Psoriatic Arthritis Podcast

The Role of a Combined Rheumatology-Dermatology Clinic in Managing Psoriatic Arthritis

Elaine Husni, MD, MPH; Anthony Fernandez, MD, PhD


March 21, 2022

This transcript has been edited for clarity.

Elaine Husni, MD, MPH: Welcome to today's Medscape InDiscussion. We're going to talk about the benefits and challenges of a combined derm/rheum clinic. I'm very excited to introduce Dr Anthony Fernandez, who's an assistant professor and the co-medical director of continuing medical education, as well as the director of medical dermatology and the W.D. Steck Chair of Clinical Dermatology, at the Cleveland Clinic. He's a good friend and colleague, and I'm really excited to get this started.

Anthony Fernandez, MD, PhD: Thank you, Elaine. It's a pleasure to be here.

Husni: I want to start off with how we met and how we started the derm/rheum clinic here. I know it's been difficult — for me, at least — to get like-minded physicians and dermatologists to work in this combined clinic. In fact, before we even met, I went through three different dermatologists, where I worked with them for a couple of weeks or a couple of months, and each one of them promptly left the Cleveland Clinic after. Hopefully not because of the derm/rheum clinic but for other reasons. But this just really highlights that sometimes it does take a little while to find the right physician that can do a collaborative clinic. Why don't you tell us a little bit about how you got interested in the derm/rheum clinic?

Fernandez: I've always been drawn more to systemic disease, so mainly in my dermatology residency, the patients that I found most interesting and that I felt most fulfilled in diagnosing and treating were patients with systemic rheumatologic disorders that obviously involve the skin. That's why they were showing up to our clinics. I think just from there, just naturally thinking about a combined rheumatology-dermatology clinic, seemed to make sense. It was a great opportunity for me when you approached with the idea of having a combined rheumatology-dermatology clinic, and the rest is history.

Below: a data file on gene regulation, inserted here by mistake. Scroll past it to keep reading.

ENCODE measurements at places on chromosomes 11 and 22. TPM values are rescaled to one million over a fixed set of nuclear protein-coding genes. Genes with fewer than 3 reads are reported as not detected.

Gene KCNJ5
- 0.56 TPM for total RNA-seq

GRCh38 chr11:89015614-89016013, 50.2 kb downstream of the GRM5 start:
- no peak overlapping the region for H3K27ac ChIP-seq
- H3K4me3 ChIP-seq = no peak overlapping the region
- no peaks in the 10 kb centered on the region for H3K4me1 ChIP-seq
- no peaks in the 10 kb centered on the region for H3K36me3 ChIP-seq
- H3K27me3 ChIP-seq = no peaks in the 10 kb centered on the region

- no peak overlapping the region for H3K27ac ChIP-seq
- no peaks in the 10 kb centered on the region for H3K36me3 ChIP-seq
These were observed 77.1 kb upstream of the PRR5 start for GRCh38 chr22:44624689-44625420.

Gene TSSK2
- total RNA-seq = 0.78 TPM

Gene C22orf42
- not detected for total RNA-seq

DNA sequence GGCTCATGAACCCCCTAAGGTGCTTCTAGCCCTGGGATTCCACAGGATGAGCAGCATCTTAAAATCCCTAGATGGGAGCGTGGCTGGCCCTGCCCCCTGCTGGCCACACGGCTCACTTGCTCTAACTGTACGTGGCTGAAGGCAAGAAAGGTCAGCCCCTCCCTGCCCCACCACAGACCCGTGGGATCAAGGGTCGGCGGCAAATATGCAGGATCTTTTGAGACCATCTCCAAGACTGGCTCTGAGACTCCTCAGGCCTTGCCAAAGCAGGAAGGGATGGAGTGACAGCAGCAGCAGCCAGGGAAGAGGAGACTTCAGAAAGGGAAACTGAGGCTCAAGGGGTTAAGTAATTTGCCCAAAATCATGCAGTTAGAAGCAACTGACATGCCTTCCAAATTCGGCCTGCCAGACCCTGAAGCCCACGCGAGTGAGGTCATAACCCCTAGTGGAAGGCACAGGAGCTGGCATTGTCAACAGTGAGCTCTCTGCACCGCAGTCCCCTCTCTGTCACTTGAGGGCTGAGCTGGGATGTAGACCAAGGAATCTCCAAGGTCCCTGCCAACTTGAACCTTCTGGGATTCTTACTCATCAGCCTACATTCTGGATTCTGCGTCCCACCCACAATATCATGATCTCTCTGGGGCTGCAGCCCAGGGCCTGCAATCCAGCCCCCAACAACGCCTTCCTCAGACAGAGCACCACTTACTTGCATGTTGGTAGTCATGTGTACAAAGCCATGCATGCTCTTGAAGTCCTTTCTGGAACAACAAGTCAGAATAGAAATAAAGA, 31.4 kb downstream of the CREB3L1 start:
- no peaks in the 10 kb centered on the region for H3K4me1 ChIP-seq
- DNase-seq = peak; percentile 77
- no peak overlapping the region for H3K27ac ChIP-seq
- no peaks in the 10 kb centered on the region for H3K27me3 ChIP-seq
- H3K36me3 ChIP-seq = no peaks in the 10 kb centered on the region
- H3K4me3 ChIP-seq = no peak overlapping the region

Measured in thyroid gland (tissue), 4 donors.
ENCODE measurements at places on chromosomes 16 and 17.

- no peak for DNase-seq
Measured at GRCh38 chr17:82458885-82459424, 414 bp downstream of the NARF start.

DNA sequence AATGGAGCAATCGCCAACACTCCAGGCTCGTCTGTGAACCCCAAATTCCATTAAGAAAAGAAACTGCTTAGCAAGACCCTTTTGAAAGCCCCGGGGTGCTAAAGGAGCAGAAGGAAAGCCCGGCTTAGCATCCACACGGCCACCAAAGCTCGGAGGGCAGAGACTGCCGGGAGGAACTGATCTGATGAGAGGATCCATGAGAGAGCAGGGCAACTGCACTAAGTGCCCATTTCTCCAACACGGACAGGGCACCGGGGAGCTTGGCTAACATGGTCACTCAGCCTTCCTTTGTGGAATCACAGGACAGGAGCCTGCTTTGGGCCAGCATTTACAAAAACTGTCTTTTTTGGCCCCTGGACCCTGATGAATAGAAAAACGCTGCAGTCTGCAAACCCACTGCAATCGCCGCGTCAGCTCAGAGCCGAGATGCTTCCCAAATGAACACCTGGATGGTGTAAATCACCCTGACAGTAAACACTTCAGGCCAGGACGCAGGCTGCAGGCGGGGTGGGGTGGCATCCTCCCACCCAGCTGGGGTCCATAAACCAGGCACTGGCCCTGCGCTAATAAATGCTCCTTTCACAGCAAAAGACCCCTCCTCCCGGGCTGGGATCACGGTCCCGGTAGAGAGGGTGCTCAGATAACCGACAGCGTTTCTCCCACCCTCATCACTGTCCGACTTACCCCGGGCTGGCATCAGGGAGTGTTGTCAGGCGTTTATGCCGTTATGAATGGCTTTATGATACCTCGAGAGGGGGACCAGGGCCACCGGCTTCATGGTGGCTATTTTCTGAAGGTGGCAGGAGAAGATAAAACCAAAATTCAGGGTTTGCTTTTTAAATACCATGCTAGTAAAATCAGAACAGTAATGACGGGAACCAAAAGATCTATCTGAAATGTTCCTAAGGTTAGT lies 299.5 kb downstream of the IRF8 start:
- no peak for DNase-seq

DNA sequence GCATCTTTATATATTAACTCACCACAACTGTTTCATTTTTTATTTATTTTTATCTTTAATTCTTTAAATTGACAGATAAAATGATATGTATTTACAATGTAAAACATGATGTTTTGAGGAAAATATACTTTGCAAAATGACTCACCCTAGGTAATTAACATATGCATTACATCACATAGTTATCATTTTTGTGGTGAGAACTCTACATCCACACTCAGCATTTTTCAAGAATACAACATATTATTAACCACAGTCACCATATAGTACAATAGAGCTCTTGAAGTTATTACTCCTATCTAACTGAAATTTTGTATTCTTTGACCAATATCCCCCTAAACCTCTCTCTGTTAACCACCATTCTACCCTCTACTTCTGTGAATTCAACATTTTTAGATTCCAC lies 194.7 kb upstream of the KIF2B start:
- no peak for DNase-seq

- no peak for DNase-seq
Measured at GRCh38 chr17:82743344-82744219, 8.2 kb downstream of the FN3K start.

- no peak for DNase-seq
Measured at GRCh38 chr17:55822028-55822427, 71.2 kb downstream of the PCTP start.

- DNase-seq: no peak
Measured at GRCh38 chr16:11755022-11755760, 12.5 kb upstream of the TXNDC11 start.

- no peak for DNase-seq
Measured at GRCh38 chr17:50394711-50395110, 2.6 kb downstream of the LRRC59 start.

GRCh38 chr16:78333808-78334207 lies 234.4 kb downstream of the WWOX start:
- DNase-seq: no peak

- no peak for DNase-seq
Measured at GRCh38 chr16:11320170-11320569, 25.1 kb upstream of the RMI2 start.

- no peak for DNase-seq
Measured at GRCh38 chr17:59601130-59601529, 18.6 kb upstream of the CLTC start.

Husni: Thank you. That's really helpful to hear because as people are starting to think about a co-management clinic and finding that right partnership, I think it's important to remind the audience of some of the items in dermatology that we look for to make a good partnership. So, I like your thoughts about gravitating toward systemic diseases.

I'd like to start off with a case, Tony, that we see — maybe not too commonly — but we definitely have cases where we need bridge therapy. I want to talk about a case of a middle-aged female teacher who had long-standing psoriasis that was somewhat hard to control. But she did go through some TNF therapy, as well as IL-23 therapy such as brodalumab, and was doing pretty well until about a couple of years ago when she started getting the first signs of psoriatic arthritis. She had a small erosion on her ulnar styloid, and she was diagnosed with erosive psoriatic arthritis. She started feeling that her joints weren't doing as well on the brodalumab and was looking to other therapies. She had already gone through probably six or seven different biologic therapies prior to meeting with me.

After her diagnosis of erosive psoriatic arthritis, she thought that it might be time to switch from brodalumab to an anti-TNF inhibitor, and she did so. She started for a couple of weeks, hadn't noticed a difference on adalimumab, and unfortunately contracted COVID and had to hold her anti-TNF therapy for a couple of weeks and was going to resume. We brought her into our combined clinic because she was not really responding to the initial 2 weeks of anti-TNF therapy, and we were thinking about weekly therapy because she had both psoriasis and psoriatic arthritis flare. But she asked about cyclosporine because she had been on this, she remembered, over 10 years ago and had really good success. I wanted to get your comments on whether you would think about this as a potential option for somebody that is having a particularly rough time getting under control, but yet we're not ready to give up on current medications.